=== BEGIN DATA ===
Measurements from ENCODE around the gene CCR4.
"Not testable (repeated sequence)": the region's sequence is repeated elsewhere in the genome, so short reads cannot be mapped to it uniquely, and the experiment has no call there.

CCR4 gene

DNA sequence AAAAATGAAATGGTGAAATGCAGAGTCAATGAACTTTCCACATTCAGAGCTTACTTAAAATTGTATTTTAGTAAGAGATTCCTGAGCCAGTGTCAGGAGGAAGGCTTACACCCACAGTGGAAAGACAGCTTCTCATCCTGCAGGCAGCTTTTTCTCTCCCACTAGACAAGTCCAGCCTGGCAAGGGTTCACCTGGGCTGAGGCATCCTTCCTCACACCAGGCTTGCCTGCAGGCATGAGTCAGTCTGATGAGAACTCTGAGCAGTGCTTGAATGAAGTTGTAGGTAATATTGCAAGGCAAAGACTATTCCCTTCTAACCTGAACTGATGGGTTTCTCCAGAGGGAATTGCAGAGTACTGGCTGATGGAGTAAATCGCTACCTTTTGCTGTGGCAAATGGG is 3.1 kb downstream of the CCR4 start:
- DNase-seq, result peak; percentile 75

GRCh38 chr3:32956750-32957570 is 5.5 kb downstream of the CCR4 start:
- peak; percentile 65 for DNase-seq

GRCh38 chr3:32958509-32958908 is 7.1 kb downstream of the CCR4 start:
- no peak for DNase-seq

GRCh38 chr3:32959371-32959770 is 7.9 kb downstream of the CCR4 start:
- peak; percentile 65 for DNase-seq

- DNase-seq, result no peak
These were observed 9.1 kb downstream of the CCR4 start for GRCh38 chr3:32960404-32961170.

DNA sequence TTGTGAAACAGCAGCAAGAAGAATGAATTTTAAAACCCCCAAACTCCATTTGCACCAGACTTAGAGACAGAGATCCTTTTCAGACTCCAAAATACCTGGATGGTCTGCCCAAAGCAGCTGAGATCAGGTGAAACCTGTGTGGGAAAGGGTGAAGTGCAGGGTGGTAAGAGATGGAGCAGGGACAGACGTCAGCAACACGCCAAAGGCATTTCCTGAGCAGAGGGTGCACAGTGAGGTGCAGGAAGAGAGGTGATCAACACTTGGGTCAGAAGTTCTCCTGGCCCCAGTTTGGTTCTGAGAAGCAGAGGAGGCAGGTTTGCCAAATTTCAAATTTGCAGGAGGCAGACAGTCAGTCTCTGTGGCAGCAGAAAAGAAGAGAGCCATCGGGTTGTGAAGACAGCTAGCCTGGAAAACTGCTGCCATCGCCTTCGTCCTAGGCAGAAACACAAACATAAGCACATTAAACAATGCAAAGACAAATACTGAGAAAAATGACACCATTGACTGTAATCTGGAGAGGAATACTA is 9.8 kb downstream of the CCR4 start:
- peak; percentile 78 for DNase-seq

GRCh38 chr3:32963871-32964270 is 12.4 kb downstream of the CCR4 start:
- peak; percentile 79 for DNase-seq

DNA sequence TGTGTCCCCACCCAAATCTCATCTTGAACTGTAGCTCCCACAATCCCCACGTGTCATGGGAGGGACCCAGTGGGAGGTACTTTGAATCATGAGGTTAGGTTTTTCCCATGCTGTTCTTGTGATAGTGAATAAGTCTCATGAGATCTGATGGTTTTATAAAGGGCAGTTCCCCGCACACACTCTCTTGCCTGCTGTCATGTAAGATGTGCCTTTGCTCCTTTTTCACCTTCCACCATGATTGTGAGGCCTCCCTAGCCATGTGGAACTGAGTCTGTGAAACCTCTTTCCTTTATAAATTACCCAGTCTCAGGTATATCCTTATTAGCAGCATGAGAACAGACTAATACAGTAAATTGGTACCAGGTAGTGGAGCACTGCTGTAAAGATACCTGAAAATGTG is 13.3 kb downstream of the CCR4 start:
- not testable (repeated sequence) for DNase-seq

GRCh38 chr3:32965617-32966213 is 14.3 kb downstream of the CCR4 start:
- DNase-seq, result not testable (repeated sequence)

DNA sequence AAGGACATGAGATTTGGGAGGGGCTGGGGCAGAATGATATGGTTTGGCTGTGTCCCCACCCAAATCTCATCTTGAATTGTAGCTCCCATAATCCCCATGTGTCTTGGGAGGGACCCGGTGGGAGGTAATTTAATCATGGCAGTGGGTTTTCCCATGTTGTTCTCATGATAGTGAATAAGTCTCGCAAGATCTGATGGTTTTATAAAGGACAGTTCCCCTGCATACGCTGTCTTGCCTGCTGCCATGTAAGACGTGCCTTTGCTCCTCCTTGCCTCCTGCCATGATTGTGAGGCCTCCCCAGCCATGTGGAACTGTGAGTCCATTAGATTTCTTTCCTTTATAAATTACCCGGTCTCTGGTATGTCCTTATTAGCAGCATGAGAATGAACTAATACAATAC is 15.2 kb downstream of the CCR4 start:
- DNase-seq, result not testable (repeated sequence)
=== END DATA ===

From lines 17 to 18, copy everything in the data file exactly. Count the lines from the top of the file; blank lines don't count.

- peak; percentile 79 for DNase-seq

DNA sequence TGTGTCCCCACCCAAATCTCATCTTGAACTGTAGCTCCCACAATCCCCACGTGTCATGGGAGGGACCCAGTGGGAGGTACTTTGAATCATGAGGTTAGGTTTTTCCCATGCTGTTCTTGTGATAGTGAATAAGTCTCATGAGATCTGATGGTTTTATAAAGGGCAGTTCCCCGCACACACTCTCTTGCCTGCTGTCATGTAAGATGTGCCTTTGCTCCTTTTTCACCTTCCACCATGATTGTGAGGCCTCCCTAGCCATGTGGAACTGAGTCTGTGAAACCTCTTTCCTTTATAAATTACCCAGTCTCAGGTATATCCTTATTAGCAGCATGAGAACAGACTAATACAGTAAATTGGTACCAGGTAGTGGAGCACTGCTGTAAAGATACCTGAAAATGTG is 13.3 kb downstream of the CCR4 start: